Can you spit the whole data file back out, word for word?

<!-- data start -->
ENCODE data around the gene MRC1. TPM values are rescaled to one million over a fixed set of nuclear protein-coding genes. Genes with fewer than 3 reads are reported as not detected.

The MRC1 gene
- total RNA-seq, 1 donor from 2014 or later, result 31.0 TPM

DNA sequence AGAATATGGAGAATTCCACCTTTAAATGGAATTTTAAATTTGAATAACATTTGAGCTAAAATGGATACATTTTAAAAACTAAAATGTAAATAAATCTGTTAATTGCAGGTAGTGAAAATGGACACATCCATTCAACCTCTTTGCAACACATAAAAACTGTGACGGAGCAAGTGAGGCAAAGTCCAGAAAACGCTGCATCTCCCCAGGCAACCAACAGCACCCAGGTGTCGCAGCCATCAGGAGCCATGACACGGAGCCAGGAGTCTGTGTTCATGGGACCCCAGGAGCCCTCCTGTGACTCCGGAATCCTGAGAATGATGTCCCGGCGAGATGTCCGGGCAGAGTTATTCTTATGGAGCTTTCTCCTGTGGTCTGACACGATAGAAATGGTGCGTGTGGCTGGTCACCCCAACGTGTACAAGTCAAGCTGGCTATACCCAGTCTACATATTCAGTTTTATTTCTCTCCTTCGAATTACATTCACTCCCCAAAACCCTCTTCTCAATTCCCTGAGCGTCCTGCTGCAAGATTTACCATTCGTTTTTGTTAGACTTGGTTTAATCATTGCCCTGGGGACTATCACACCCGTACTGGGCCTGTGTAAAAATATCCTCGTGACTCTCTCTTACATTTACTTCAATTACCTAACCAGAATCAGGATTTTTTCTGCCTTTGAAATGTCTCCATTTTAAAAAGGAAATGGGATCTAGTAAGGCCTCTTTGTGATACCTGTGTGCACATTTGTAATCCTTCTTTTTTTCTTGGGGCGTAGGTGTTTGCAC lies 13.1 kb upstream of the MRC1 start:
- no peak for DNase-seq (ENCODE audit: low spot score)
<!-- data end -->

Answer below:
ENCODE data around the gene MRC1. TPM values are rescaled to one million over a fixed set of nuclear protein-coding genes. Genes with fewer than 3 reads are reported as not detected.

The MRC1 gene
- total RNA-seq, 1 donor from 2014 or later, result 31.0 TPM

DNA sequence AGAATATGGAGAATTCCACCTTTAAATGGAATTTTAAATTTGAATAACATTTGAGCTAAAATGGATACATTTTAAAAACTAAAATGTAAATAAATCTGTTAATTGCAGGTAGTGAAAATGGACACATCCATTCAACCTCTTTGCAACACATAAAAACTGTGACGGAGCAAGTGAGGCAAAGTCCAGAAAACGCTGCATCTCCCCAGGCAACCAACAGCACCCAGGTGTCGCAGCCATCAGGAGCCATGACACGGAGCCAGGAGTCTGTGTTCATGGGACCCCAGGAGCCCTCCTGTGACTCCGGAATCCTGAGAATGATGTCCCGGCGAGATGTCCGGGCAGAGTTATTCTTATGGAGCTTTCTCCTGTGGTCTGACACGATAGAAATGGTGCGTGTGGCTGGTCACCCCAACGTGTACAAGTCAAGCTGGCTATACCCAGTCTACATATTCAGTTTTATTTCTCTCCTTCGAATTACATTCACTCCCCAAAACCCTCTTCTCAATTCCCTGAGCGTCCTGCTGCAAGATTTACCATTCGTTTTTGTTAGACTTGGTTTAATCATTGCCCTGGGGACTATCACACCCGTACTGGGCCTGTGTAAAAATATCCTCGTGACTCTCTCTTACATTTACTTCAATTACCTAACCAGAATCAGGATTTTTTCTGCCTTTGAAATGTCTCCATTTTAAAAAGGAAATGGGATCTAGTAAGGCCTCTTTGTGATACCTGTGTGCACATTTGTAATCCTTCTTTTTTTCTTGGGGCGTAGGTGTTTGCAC lies 13.1 kb upstream of the MRC1 start:
- no peak for DNase-seq (ENCODE audit: low spot score)